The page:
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CWA # 121, 29 May 2019

India External
Modi's Foreign Policy 2.0: A Response to C Raja Mohan

  Sourina Bej

C Raja Mohan in his recent commentary ("In his second term, Modi must deal with turbulence unleashed by Trump’s challenge to global trading order," The Indian Express, 25 May 2019 )  has emphasised on the need for India to understand the geo-economic shifts unleashed by US President Donald Trump on the global trading order. Identifying the foreign policy challenges for Modi in his second term, Raja Mohan also points out that even though Modi has not altered the essential foreign policy tenets built by his predecessors, he had infused ‘bold’ energy in the establishment.

Research Associate, ISSSP, National Institute of Advanced Studies, Indian Institute of Science campus

The current challenges to India’s foreign policy are not the same confounding the leadership in 2014. Voted back to power, Prime Minister Narendra Modi will have to face several global instabilities that have become prominent over the past two years. US’s not-so-steady policy in West Asia, pulling the plug on the JCPOA and renewed tension with Iran has put many oil importing countries, especially India and China in a fix. The escalating US-China trade war has forced nations dependent on US and Chinese market to look for larger options to evade the consequences of the tech and tariff.  The conclusion of the two-sessions meeting and the Belt and Road Initiative Forum in Beijing has led to a further institutionalisation of the BRI idea. The Brexit and the simultaneous exit of the UK PM Theresa May have kept the European politics fractured and lastly, the transitions in the coalition building had earlier reached new ground with the idea of the Indo-Pacific but with great power politics, this alliance-building could see a major shift.  

Reiterating the same, C Raja Mohan in his recent commentary ("In his second term, Modi must deal with turbulence unleashed by Trump’s challenge to global trading order," The Indian Express, 25 May 2019 )  has emphasised on the need for India to understand the geo-economic shifts unleashed by US President Donald Trump on the global trading order. Identifying the foreign policy challenges for Modi in his second term, Raja Mohan also points out that even though Modi has not altered the essential foreign policy tenets built by his predecessors, he had infused ‘bold’ energy in the establishment. Modi has readily taken decisions in responding to India’s relation with the US, Pakistan and China. The author points out Modi’s policies in ending India’s “historic hesitations” towards the US, confronting the sources of terrorism in Pakistan and readily staring down at China in the military stand-off in Doklam has been few achievements. But the international environment is more dynamic now than before and the most important change is the change in the global economic order which is accompanied by the structural changes in the global power relations.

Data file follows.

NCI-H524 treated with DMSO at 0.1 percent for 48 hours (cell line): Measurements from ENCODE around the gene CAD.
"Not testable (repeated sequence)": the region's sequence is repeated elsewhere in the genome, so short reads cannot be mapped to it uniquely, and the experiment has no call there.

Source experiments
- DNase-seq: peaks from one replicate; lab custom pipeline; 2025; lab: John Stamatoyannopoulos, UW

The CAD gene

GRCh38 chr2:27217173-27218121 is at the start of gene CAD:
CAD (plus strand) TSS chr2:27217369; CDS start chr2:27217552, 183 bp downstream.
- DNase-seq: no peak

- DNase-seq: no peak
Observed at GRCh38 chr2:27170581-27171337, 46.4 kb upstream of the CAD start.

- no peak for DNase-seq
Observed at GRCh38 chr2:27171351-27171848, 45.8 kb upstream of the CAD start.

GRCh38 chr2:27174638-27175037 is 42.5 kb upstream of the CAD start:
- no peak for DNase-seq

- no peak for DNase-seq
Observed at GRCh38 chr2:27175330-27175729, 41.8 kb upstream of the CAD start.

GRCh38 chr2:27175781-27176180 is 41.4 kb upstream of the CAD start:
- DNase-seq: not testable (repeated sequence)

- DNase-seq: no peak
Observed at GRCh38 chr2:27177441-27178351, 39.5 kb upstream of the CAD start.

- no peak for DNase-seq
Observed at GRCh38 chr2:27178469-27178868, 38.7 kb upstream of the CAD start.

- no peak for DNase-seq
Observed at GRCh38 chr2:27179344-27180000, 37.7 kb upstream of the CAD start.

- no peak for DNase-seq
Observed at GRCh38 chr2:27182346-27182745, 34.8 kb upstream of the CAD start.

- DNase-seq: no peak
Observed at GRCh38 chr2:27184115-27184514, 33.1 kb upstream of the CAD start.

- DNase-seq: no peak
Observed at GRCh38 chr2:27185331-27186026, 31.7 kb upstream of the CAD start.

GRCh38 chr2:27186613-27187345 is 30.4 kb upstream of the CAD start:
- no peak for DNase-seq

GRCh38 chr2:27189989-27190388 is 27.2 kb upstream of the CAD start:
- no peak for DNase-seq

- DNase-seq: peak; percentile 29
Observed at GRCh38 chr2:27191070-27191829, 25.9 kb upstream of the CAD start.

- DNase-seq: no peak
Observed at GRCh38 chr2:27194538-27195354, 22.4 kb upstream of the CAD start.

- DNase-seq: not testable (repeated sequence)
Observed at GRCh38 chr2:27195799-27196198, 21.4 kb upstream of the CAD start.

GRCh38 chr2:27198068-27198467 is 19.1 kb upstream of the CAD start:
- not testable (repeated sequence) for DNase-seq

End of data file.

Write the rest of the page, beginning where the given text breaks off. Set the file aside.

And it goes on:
India has invested in coalition building by working in institutions like Quad, International Solar Alliance but all are not adept to deal with the challenges emerging in the geo-economic front. Since 1990 the course of the Washington consensus has been heavily reversed by Trump, thus protecting India's trade equities against US trade targets is a priority. Raja Mohan sees India's foreign policy taking a hard and closer strategising of its stake in the global foreign trade.  

Quite rightly so, the stakes in the geo-economic front has been up the ante for India.